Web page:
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What Volcanic Crystals Tell Us About the Evolution of Mount St. Helens
One of the major reasons I (Erik Klemetti) am a geologist is that I love history. I majored in both history and geology as an undergraduate because I am fascinated by unraveling what has happened in the past and what was the evidence that we can use to see those events. For me, it is the crystals in volcanic rocks that hold the key to understanding the evolution of magma at volcanoes--they record events in crystalline structure through crystal growth, changing compositions of the crystals or incorporation of radioactive elements that can be used as a stopwatch.
Even after the crystal forms, the elements are redistributed to show how time has passed. Two studies that came out this week examining St. Helens and Long Valley use these tools to unlock the unseen history of the volcanoes. These crystals hold the story of the volcano, in both the long and short term, and reading that history is what fascinates me.
To read the history in crystals, you need to know that "ages" in geology don't all come the same. There are two types of ages when we consider almost any geochronologic information--relative and absolute ages. The latter is straight forward--an absolute age is one where you can assign a specific date to the event in question.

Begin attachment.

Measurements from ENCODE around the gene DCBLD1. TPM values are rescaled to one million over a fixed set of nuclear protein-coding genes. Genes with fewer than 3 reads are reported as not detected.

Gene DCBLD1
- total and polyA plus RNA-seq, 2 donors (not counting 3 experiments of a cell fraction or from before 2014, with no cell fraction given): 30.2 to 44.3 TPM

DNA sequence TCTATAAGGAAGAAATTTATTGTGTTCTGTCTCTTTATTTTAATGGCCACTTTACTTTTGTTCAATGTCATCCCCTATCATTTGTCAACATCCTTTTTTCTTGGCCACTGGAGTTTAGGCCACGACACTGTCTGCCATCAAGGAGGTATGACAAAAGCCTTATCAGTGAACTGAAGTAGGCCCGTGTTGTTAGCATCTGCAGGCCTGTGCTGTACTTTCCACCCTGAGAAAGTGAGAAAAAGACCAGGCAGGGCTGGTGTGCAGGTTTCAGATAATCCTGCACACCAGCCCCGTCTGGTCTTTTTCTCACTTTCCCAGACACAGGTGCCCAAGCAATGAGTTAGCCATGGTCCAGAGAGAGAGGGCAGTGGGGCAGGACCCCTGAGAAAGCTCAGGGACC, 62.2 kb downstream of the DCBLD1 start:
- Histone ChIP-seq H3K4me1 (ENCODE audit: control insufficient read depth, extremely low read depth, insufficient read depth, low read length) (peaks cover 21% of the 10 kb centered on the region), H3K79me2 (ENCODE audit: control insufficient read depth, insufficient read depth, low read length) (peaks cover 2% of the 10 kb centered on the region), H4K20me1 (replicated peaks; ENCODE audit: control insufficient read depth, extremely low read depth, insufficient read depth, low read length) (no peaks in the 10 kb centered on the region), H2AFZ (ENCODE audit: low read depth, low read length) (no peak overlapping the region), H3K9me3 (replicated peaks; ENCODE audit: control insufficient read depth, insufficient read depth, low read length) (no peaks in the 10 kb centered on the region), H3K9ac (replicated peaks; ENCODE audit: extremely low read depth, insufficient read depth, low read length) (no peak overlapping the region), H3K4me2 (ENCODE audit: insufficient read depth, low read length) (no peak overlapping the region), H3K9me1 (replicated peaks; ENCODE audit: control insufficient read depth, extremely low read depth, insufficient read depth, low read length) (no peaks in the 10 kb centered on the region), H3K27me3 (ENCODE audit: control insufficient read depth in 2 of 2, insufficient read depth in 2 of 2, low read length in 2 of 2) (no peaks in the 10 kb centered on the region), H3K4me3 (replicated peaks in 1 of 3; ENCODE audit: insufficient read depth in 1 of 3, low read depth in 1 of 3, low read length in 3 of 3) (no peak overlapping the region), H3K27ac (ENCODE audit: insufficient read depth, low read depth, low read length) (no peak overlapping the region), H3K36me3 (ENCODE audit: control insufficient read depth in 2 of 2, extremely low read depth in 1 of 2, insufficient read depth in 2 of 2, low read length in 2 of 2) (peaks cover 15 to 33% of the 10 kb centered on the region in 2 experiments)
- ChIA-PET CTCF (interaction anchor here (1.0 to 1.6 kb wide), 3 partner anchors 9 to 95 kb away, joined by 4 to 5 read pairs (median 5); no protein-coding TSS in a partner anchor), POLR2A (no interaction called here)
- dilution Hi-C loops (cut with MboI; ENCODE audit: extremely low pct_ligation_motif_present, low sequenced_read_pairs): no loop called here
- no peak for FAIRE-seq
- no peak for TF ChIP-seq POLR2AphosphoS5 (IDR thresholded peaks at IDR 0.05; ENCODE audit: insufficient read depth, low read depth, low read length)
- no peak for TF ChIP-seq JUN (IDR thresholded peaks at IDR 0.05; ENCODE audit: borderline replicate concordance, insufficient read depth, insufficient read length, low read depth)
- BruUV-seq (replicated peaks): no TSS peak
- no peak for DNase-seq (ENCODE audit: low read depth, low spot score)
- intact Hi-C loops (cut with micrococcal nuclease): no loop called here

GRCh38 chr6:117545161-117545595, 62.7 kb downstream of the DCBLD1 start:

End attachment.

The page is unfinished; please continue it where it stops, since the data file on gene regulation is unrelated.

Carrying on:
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VIDEO: The Promise and Peril of Drones
The automation of tasks at work and at home is just around the corner, including driving cars, piloting planes, delivering packages, and transporting weapons. Unmanned aerial vehicles are rapidly evolving to meet both society’s and the military’s needs in automation and better efficiency.
During her time as one of the first female fighter pilots in the US Navy, Dr. Missy Cummings observed that computers could take off and land a plane more precisely than humans. Because of this breakthrough and her fascination with this growing technology, she began human–drone interaction research.
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